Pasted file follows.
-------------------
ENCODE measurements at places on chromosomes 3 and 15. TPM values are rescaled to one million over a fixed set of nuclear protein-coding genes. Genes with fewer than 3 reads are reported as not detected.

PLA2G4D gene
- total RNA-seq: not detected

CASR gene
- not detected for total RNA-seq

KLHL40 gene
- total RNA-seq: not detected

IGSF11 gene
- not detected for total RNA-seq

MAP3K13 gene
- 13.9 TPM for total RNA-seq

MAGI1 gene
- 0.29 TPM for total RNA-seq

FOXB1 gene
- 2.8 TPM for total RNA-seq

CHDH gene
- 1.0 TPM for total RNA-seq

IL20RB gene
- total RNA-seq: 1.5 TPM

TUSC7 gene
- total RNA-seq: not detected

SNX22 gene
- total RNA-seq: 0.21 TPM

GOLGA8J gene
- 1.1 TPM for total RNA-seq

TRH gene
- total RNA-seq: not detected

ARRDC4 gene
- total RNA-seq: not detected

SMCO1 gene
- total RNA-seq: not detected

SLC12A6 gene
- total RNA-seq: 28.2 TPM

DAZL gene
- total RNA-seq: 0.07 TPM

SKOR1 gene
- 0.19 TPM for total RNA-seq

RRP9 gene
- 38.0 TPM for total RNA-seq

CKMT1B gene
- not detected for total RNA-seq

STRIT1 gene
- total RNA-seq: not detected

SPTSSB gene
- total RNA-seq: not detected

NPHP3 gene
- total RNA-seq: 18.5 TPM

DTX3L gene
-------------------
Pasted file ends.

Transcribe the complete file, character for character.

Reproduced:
ENCODE measurements at places on chromosomes 3 and 15. TPM values are rescaled to one million over a fixed set of nuclear protein-coding genes. Genes with fewer than 3 reads are reported as not detected.

PLA2G4D gene
- total RNA-seq: not detected

CASR gene
- not detected for total RNA-seq

KLHL40 gene
- total RNA-seq: not detected

IGSF11 gene
- not detected for total RNA-seq

MAP3K13 gene
- 13.9 TPM for total RNA-seq

MAGI1 gene
- 0.29 TPM for total RNA-seq

FOXB1 gene
- 2.8 TPM for total RNA-seq

CHDH gene
- 1.0 TPM for total RNA-seq

IL20RB gene
- total RNA-seq: 1.5 TPM

TUSC7 gene
- total RNA-seq: not detected

SNX22 gene
- total RNA-seq: 0.21 TPM

GOLGA8J gene
- 1.1 TPM for total RNA-seq

TRH gene
- total RNA-seq: not detected

ARRDC4 gene
- total RNA-seq: not detected

SMCO1 gene
- total RNA-seq: not detected

SLC12A6 gene
- total RNA-seq: 28.2 TPM

DAZL gene
- total RNA-seq: 0.07 TPM

SKOR1 gene
- 0.19 TPM for total RNA-seq

RRP9 gene
- 38.0 TPM for total RNA-seq

CKMT1B gene
- not detected for total RNA-seq

STRIT1 gene
- total RNA-seq: not detected

SPTSSB gene
- total RNA-seq: not detected

NPHP3 gene
- total RNA-seq: 18.5 TPM

DTX3L gene